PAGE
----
The grow-the-hobby movement has absolutely no coherent ideology beyond grow-the-hobby. One group focuses on spreading the use of original books, despite the hurdles. Another group uses retro-clones because of the zero buy-in cost for new players. Everyone uses his chosen edition for introducing new players at cons or expo games (another reason for the clone-proliferation is to provide zero-cost resources for more members of this group). All these guys differ - sometimes quite violently - about how to accomplish the goal and what the goal is. Even though the grow-the-hobby movement is truly a movement, it is a grass-roots and utterly individualist one. I'm proud to be involved in that, but I certainly don't claim that all gamers have this responsibility. It's almost like a separate hobby from the gaming itself. Merely the joy of seeing a new gamer suddenly "click" to a different style of gaming.

And yes, there are plenty of gamers who have VERY strongly held subset-views about how to play. Edition wars, sneering, or (in a much more productive vein) discussing what the different ways of gaming ARE. But this is a third group, and even if they represent "movements," they are nowhere NEAR monolithic - in fact, they are almost by definition at each others' throats all the time.

The OSR, or IEP3GCwC, isn't the "movement" part of our community.
Originally posted in the comments here.

09 July 2010

One Reason to Avoid 'Live-Action Role-Playing'

Toronto Police staged a display of weaponry to demonstrate “the extent of the criminal conspiracy” among hard-line G20 protesters, but several of the items had nothing to do with the summit....

Chief Bill Blair, who told reporters the items were evidence of the protesters’ intent, singled out arrows covered in sports socks, which he said were designed to be dipped in a flammable liquid and set ablaze.

However, the arrows belong to Brian Barrett, a 25-year-old landscaper who was heading to a role-playing fantasy game when he was stopped at Union Station on Saturday morning. Police took his jousting gear but let Mr. Barrett go, saying it was a case of bad timing.

In addition to the arrows – which Mr. Barrett made safe for live-action role playing by cutting off the pointy ends and attaching a bit of pool noodle covered in socks – police displayed his metal body armour, foam shields and several clubs made of plastic tubing covered with foam and fabric.

Full story here.

08 July 2010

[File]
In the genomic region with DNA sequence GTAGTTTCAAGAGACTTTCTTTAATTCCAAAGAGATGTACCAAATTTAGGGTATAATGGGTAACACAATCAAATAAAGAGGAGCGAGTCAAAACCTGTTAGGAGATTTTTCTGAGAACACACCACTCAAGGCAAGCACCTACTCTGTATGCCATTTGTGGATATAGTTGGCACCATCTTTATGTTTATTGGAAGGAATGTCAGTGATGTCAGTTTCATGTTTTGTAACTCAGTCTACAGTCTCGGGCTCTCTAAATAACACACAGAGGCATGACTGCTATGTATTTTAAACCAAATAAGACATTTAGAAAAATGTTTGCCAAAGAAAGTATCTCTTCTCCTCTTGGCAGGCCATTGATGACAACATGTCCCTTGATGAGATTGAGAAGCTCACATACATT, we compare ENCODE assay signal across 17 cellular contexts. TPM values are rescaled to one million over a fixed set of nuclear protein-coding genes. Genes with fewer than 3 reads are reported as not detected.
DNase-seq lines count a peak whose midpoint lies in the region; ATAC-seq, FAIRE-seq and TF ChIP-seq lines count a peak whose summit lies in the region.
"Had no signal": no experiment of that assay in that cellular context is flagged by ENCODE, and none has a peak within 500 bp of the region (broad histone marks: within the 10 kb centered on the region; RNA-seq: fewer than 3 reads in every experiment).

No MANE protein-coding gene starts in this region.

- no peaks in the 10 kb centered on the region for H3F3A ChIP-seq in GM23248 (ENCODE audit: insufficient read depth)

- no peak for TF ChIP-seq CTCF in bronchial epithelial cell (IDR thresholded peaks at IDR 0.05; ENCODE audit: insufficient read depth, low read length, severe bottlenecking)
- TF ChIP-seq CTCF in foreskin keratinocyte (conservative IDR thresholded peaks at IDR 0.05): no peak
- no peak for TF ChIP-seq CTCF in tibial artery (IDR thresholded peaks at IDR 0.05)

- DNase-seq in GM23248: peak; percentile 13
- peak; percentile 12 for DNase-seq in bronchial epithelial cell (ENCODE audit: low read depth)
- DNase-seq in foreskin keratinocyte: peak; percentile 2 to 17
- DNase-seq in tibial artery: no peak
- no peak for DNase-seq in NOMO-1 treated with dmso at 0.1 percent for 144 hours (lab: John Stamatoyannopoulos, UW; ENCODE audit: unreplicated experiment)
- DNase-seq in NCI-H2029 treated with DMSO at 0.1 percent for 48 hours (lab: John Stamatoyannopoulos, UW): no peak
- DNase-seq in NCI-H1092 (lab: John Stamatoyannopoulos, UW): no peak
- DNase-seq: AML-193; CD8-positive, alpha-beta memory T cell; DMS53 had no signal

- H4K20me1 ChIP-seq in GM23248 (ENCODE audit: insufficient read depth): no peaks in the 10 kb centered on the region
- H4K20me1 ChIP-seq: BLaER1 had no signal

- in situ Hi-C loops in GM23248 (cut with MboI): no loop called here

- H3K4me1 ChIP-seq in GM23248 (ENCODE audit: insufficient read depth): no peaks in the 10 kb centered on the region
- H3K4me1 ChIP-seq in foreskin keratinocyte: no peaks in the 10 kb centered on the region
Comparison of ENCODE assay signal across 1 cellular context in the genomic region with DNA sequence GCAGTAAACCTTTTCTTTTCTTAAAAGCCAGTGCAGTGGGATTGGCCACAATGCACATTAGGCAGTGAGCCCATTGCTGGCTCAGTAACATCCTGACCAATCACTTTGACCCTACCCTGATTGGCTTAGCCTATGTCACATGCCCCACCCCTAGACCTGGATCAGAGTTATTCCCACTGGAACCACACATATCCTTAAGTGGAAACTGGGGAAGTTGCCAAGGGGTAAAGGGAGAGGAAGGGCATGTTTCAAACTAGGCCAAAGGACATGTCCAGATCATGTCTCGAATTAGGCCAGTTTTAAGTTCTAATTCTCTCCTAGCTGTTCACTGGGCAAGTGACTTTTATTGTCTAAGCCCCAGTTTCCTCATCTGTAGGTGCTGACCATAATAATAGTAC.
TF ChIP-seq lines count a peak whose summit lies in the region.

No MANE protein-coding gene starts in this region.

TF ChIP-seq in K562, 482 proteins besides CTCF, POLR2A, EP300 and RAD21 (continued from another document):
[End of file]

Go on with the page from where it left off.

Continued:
Great News, by Arioch!

Chaosium's excellent Strombringer (1e and 4e versions) and Elric! role-playing games are now available for sale at DriveThruRPG and RPGNow! Most of the support material for those games are also now available in PDF, as is the 1e version of Chaosium's Hawkmoon RPG.

Strangely, Stormbringer 5e is not available. However, since SB5 is essentially identical to Elric!, this is no big deal.

Far more unfortunate, in my opinion, is unavailability of Darcsyde's excellent supplement for SB5/Elric!, Corum. The Corum supplement provides some very cool twists to the Elric! system (including an intriguing alternative 'magic' system for Law). And, personally, I find Moorcock's 'Corum' stories to be far superior to his 'Elric' ones.

Nonetheless, this is great news for fans of BRP.

Here is the official blurb from Mongoose Games:
Mongoose Publishing is happy to announce an agreement with Chaosium to publish classic Michael Moorcock RPG materials as PDFs on Drivethru. You can find them under 'Classic Moorcock' at: http://rpg.drivethrustuff.com/index.php?manufacturers_id=45
There are lots of classic books now available again, such as Atlas of the Young Kingdoms, Stormbringer, The Shattered Isle and much more. Whether you are a player of the older games or looking for more source material for Mongoose's own forthcoming and updated Elric of Melnibone (due for release next month), you can bag some handy bargains that are bound to enthrall any Moorcock fan.
I would recommend Elric! for fantasy role-playing games outside of Moorcock's 'Young Kingdoms'. Stripped of its setting-specific details, Elric! is a superior fantasy version of BRP, suitable for play in almost any 'swords and sorcery' setting. Indeed, I've often been tempted to use it for a 'Wilderlands' campaign.

It's reassuring to realize that sometimes 'good things' do happen out of the blue.

01 July 2010

Are the Nazgûl the Ultimate Fantasy Antagonists?

I’m inclined to think so. I have a hard time imagining a more dramatic or thrilling kind of foe. The Ring-wraiths are intelligent, relentless, and terrifying.

I still vividly recall watching the animated Lord of the Rings film as a wee lad. The scenes with the Nazgûl were amazing … and very frightening. In particular, the scene in which Frodo and Sam are hiding from one shortly after leaving the Shire, and the Ring-wraith starts ‘sniffing’ for the one ring, especially struck me. Bakshi’s film (although I realize now that it is deeply flawed) ignited my lifetime love of fantasy, and the portrayal of the Úlairi played a huge role in that.

The Ring-wraiths also have a tragic element. Once they were men, powerful sorcerers, kings, and princes. But their desire for power and immortality led to their entrapment. One can understand the temptation. Humanity’s fear of death – and the tragic things that it will do to avoid that fate – is a common theme in Tolkien’s Middle-earth (the fall of Númenor being the most vivid example). Consequently, I feel as much pity as I do fear for the Nine.

Above are three pictures portraying the Nazgûl by one of my favourite fantasy artists, Angus McBride.

(Oh yeah, Happy Canada Day! I’ll be back in the Great White North tomorrow.)

Blog Archive

About Me

My photo
I'm a Canadian political philosopher who divides his time between Milwaukee and Toronto.